Use this URL to cite or link to this record in EThOS: http://ethos.bl.uk/OrderDetails.do?uin=uk.bl.ethos.605203
Title: The effects of decentralisation on foraging and organisation in social insect colonies
Author: Cook, Zoe
Awarding Body: University of York
Current Institution: University of York
Date of Award: 2013
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Abstract:
Social insect colonies demonstrate some of the most striking social behaviours that are seen in nature. Social interaction in these species defines their behaviour and has a large impact on their success. A number of ant species organise their colony over several socially interacting, but spatially separated nests. This behaviour is known as polydomy. I used simulation modelling to investigate the costs and benefits of this behaviour. The results showed that colony organisation interacts with both foraging strategy and resource distribution to determine the effect of polydomy on foraging success. Importantly, I show that there are previously undiscussed costs to polydomy. I also addressed questions of how the social connections between the nests in a colony are organised. Complex interacting systems such as the trail system formed between nests in a polydomous colony can be represented as a network. I review the use of this representation in studies of social insects and provide suggestions for future studies on how social insect systems may provide insight into the construction and use of effective network systems in general. By representing the trail systems found between nests as networks I show that the systems formed by ants are highly efficient for the transportation of resources but balance this efficiency with the cost of producing trails. A number of simple mechanisms have been proposed for the construction of these networks. I test these theories and show that the simplest mechanisms suggested may not be sufficient to replicate the natural systems. This thesis contributes to the understanding of the behaviour of ants in polydomous colonies and to the understanding of distributed biological systems more generally. The work also provides a basis for future research on how efficient systems can be constructed using simple rules.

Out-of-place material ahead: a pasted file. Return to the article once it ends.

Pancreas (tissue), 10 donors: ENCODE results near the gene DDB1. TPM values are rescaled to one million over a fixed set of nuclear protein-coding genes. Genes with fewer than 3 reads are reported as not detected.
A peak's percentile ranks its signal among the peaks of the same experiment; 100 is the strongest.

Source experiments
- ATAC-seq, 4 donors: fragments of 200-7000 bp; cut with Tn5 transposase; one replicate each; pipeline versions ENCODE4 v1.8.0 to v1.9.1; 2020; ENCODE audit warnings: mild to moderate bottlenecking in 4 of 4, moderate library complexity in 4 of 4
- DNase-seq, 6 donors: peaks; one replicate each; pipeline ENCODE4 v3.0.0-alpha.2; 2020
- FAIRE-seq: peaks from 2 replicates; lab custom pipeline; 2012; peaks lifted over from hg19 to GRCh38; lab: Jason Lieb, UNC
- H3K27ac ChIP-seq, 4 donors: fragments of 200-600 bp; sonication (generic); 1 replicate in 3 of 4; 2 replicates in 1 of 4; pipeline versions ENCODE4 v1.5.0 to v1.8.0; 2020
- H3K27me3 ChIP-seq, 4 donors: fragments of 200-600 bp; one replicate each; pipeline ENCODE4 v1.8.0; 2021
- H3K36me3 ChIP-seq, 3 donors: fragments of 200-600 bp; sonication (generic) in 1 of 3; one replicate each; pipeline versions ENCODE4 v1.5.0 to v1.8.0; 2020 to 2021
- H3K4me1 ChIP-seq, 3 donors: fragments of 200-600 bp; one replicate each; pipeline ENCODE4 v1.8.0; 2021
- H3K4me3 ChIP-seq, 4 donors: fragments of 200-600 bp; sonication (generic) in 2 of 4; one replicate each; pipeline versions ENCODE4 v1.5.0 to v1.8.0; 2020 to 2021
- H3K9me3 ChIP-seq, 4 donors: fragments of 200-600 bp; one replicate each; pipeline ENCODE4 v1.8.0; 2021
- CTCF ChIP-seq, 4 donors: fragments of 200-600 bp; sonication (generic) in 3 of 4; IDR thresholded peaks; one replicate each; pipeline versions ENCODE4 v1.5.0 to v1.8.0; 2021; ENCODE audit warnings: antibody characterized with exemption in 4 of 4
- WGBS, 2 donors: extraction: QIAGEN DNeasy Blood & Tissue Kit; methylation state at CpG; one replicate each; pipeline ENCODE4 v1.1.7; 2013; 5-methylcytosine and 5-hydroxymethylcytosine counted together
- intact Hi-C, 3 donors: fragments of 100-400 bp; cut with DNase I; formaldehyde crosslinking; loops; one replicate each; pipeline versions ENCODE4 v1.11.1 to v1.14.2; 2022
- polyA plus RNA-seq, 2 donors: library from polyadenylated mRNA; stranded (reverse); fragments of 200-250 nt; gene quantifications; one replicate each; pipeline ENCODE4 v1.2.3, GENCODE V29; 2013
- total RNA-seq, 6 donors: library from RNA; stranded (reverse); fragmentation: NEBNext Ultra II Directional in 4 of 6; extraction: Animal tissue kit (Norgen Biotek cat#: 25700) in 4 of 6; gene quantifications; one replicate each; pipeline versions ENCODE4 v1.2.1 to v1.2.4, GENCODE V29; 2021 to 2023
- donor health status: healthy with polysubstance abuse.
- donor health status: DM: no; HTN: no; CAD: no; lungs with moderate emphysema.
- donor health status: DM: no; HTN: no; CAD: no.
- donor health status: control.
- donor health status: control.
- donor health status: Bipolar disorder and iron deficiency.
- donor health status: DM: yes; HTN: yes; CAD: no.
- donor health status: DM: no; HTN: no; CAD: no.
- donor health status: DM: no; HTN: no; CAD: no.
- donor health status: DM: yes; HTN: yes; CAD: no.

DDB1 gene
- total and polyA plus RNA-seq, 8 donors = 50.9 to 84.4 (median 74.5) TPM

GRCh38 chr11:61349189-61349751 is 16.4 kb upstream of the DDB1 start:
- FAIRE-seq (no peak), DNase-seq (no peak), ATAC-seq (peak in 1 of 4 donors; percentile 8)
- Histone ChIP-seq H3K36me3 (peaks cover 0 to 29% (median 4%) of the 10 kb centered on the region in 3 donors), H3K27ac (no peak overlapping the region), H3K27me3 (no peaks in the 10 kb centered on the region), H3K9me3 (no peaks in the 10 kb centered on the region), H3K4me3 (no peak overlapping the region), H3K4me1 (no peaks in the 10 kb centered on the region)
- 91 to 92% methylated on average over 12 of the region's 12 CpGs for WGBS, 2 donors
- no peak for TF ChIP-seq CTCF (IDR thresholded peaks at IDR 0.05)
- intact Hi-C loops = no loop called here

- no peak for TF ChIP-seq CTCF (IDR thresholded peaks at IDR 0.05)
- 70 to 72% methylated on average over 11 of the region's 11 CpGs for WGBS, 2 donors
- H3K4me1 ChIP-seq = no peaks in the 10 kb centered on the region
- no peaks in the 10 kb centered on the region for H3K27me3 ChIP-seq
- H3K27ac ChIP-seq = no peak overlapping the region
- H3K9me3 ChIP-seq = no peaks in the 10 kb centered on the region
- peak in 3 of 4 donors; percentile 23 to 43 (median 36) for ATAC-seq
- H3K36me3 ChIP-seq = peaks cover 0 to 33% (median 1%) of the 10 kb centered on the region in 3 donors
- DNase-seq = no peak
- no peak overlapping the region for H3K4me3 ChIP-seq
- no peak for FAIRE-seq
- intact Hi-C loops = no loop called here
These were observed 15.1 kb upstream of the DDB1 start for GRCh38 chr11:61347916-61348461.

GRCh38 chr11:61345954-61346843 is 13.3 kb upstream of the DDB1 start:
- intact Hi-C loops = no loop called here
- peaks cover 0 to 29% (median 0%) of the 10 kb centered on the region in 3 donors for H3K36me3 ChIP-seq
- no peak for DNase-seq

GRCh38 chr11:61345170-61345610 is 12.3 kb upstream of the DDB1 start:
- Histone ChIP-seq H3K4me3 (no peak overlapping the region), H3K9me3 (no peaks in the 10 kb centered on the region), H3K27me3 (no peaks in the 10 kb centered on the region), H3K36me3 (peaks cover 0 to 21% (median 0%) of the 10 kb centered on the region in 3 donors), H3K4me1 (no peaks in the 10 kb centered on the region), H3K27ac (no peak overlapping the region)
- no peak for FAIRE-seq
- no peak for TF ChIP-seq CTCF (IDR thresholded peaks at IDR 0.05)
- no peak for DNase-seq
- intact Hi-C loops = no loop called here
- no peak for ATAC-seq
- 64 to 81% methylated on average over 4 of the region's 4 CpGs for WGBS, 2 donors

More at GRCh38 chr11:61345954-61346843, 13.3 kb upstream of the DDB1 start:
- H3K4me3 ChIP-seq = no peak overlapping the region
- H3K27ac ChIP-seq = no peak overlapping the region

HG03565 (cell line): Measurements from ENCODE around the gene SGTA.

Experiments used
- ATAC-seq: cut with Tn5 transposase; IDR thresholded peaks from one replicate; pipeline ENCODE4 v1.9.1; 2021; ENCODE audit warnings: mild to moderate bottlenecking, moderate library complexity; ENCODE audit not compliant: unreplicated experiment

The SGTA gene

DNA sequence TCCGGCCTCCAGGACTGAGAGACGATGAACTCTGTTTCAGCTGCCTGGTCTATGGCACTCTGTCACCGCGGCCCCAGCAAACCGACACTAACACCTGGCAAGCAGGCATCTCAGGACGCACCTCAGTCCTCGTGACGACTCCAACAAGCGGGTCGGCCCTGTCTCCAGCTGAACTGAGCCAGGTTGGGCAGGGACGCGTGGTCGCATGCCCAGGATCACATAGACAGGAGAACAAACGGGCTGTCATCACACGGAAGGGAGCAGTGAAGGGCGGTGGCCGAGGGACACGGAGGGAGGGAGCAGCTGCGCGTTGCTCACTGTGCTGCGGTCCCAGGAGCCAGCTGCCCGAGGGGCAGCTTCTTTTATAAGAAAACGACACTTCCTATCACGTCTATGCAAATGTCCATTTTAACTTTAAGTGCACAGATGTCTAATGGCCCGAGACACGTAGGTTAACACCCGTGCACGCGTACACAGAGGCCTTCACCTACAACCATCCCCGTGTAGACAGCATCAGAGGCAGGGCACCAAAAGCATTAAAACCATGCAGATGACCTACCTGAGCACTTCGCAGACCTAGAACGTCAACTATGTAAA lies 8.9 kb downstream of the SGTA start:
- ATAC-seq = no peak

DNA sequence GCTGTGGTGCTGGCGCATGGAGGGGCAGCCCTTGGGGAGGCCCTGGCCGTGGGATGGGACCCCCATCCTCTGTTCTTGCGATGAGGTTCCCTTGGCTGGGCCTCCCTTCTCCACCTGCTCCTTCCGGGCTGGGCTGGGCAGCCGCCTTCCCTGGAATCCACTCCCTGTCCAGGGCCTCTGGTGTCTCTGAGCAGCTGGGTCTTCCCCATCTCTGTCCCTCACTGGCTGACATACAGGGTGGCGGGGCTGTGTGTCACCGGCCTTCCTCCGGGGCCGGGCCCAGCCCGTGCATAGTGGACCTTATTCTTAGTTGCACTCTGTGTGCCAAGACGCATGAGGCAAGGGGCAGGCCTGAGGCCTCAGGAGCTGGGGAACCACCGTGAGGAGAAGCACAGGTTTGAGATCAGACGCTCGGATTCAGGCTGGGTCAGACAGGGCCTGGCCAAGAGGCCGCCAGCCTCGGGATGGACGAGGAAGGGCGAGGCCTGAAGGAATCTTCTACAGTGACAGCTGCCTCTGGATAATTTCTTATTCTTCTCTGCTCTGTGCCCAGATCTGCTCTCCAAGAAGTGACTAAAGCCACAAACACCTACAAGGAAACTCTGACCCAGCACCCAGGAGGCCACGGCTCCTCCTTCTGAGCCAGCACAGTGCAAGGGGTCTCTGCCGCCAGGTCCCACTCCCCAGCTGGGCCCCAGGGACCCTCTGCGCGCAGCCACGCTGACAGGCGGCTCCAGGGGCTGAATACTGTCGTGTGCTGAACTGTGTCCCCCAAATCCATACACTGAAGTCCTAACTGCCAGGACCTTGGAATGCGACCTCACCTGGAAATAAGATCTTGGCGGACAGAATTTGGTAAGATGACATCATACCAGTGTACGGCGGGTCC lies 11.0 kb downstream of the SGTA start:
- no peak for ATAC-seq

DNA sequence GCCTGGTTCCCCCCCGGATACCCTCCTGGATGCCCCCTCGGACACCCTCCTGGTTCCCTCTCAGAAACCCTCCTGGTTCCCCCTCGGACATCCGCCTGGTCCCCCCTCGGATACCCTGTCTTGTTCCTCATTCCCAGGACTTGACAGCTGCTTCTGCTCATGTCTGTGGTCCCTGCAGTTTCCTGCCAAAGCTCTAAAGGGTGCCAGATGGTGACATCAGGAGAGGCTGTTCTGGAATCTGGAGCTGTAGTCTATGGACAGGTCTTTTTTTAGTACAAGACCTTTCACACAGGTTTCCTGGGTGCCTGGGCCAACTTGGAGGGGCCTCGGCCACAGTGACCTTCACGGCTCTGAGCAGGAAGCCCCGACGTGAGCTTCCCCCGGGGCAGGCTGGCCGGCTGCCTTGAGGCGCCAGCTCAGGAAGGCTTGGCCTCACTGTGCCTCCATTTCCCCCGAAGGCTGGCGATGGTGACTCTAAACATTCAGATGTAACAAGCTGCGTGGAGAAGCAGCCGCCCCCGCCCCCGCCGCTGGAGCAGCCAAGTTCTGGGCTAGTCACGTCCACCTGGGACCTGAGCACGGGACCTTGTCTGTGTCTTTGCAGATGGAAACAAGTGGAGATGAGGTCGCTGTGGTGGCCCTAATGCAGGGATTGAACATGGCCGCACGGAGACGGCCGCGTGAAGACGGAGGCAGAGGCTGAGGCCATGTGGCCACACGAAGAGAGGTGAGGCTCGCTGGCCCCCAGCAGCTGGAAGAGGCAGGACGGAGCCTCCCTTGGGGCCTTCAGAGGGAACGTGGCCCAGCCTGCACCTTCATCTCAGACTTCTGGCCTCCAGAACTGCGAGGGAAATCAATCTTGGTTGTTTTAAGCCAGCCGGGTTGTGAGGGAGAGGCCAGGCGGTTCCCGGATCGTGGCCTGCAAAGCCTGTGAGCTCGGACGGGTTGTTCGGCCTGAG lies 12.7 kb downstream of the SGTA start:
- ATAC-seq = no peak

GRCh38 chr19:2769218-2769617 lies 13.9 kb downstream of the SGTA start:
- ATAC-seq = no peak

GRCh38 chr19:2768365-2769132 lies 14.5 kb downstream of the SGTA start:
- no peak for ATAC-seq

Supervisor: Robinson, E. J. H. ; Franks, D. W. Sponsor: Not available
Qualification Name: Thesis (Ph.D.) Qualification Level: Doctoral
EThOS ID: uk.bl.ethos.605203  DOI: Not available
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